Komen announces $26 Million in Grants including $650,000 awarded to Kansas Researchers


Kansas Researchers Receive $650,000 in Research Funding

DALLAS – Sept. 25, 2018 – Susan G. Komen®, the world’s leading breast cancer organization, today announced an additional investment of nearly $26 million to fund 62 new research projects that seek to answer some of the toughest questions facing breast cancer. This new funding is part of the organization’s efforts to reduce the number of breast cancer deaths in the U.S. by 50 percent by 2026 and brings its total research investment to $988 million to date – the largest nonprofit investment outside the U.S. government.

The grants include $650,000 in new funding for research at two institutions in Kansas, bringing Komen’s total research investment in Kansas to $10,942,251 since 1982.

“This year, Komen is investing in a number of areas that will help us achieve our bold goal and save lives. We are seeking answers to why our current drugs work for some patients, but not all, or why they work at first, but later become ineffective,” said Komen Chief Scientific Advisor, George Sledge, M.D., Chief of Oncology at Stanford University Department of Medicine. “We are also looking into aggressive forms of the disease like triple negative and inflammatory breast cancer, which tend to have poorer outcomes. By investigating novel techniques and therapies, we hope to bring new treatment options to patients.”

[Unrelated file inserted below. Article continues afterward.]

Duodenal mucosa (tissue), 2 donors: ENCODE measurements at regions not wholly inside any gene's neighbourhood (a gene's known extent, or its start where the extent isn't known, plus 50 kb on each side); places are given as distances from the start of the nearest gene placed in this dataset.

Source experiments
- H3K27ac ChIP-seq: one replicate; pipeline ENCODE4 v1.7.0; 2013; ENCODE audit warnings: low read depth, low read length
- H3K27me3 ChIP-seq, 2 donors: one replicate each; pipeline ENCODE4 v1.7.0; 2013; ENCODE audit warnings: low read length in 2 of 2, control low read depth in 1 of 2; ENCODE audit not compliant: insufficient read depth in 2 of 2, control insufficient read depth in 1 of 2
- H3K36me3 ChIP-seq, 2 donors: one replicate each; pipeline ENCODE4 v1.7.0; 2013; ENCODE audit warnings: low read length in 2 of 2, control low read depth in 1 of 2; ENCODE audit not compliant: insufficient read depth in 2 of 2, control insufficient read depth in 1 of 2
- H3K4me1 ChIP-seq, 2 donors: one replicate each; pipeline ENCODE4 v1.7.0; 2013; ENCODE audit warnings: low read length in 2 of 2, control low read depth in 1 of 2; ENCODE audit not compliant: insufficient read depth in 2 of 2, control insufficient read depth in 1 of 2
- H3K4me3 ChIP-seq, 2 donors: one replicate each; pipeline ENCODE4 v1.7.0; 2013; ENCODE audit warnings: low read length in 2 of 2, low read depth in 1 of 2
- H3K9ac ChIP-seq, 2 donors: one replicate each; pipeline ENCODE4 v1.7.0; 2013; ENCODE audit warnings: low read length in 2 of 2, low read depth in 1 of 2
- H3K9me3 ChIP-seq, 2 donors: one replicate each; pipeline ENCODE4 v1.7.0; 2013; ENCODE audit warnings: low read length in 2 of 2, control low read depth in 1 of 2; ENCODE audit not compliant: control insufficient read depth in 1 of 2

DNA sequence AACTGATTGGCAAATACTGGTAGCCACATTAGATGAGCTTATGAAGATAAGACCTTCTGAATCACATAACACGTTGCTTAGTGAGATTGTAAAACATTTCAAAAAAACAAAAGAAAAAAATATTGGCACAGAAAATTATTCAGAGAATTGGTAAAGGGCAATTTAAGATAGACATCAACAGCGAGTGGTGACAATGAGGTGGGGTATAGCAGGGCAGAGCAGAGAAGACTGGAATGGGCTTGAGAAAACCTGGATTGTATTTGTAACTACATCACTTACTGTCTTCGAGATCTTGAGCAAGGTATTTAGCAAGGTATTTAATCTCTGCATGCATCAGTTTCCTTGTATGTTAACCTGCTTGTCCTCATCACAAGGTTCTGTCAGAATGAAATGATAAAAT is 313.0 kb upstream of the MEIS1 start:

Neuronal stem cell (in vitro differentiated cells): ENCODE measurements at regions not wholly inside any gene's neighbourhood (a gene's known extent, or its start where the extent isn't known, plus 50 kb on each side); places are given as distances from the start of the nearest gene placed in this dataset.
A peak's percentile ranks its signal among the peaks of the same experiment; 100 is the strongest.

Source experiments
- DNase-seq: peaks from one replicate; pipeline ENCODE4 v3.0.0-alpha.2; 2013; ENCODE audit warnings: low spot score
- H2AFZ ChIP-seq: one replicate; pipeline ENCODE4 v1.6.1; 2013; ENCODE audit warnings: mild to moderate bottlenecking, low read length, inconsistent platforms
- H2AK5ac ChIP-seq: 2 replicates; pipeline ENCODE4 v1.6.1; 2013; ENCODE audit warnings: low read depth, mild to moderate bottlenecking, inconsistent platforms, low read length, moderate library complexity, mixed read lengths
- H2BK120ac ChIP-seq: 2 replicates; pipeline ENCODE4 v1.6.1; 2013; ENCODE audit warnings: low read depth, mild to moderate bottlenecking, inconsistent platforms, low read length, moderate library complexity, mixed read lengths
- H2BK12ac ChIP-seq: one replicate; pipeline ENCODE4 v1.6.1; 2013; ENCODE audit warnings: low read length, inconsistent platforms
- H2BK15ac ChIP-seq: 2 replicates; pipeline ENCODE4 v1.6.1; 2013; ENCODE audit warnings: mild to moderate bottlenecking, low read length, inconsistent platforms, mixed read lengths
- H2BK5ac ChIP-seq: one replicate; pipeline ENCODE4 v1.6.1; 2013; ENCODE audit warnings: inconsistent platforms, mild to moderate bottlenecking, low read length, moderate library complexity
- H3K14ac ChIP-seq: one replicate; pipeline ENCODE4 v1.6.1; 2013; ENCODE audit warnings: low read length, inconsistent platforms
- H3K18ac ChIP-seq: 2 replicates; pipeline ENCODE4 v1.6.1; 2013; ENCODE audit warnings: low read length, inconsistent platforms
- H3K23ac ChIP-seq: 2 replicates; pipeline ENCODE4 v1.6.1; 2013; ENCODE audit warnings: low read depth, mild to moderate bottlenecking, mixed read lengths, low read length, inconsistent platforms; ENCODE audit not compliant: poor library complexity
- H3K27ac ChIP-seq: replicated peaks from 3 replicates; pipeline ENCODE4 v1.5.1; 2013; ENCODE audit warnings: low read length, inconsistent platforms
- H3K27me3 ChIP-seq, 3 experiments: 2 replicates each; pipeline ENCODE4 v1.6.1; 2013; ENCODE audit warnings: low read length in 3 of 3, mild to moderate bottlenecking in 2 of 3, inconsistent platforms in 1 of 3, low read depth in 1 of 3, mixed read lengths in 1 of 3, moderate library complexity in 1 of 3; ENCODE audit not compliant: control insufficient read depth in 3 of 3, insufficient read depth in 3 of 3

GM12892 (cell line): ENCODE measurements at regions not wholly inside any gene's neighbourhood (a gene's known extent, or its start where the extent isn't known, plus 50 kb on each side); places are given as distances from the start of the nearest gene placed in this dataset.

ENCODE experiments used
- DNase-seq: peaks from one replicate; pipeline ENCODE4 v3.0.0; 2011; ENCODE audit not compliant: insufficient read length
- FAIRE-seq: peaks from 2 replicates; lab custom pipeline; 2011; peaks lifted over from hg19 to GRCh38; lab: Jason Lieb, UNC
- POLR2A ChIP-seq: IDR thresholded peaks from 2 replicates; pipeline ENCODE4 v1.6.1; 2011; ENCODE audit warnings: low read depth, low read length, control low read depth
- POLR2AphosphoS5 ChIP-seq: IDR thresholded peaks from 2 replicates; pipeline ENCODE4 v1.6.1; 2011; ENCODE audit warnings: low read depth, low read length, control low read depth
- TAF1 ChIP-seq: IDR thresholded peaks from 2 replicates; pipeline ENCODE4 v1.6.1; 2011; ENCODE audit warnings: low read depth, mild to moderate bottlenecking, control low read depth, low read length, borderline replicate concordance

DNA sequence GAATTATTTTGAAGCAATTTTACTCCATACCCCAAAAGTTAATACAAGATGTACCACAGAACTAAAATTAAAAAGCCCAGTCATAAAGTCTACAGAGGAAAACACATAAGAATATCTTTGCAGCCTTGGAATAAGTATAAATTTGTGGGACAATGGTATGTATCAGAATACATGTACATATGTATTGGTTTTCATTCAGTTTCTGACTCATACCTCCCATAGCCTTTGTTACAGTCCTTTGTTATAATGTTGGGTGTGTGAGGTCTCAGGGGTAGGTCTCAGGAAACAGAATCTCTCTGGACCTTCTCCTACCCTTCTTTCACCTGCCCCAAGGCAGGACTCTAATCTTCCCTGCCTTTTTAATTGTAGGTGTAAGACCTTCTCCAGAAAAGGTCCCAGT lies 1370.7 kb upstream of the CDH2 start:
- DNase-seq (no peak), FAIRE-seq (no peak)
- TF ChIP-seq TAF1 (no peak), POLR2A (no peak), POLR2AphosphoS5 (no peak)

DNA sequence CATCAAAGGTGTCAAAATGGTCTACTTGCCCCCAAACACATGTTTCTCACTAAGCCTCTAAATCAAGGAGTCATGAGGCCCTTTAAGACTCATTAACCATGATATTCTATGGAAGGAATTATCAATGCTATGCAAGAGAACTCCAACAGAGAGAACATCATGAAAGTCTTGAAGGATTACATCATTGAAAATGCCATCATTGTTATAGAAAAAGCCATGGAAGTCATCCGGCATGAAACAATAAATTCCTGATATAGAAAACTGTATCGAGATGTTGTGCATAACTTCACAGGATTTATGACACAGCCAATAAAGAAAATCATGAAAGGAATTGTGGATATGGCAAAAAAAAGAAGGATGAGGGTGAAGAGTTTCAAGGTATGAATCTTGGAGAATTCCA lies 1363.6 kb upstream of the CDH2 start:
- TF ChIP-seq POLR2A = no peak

The newly announced grants will investigate critical areas in breast cancer research, including (but not limited to) projects focused on one or more of the following:

  • Drug Resistance and Metastasis (40 grants, representing 70 percent of the grants awarded)
  • Triple Negative Breast Cancer (23 grants)
  • New Treatments (38 grants) such as Immunotherapies (9 grants)
  • Health Disparities (8 grants)

This year, Komen’s competitive grant program for young investigators was entirely focused on drug resistance and metastatic disease. “Komen continues its long-standing investment in the next generation of scientists, to ensure that brilliant researchers whose careers are just beginning have funding to pursue their novel ideas,” said Komen Chief Scientific Advisor, Jennifer Pietenpol, Ph.D., Executive Vice President for Research and Director of the Vanderbilt-Ingram Cancer Center at Vanderbilt University Medical Center. “We are proud that this investment includes opportunities for 23 innovative and inspired researchers to lead the way in making breast cancer discoveries that will improve care for all and help save lives.”

“More than 41,000 women and men will lose their lives to breast cancer this year alone. I lost my mother to the disease a few years back, and I myself have been treated for aggressive triple negative breast cancer. The idea that it could impact my daughters is unacceptable,” said Komen President and CEO Paula Schneider. “We all have a personal reason or passion that we support the fight against breast cancer, and we’re proud to invite people to support the work that means the most to them. It will take all of us working together to save lives and ultimately end this disease.”

Komen’s Investments in Kansas

Komen’s research program is funded in part by contributions from Komen’s nationwide Network of Affiliates, which directs a portion of funds raised locally to Komen’s national research program, while also investing in vital community programs that serve local women and men facing breast cancer.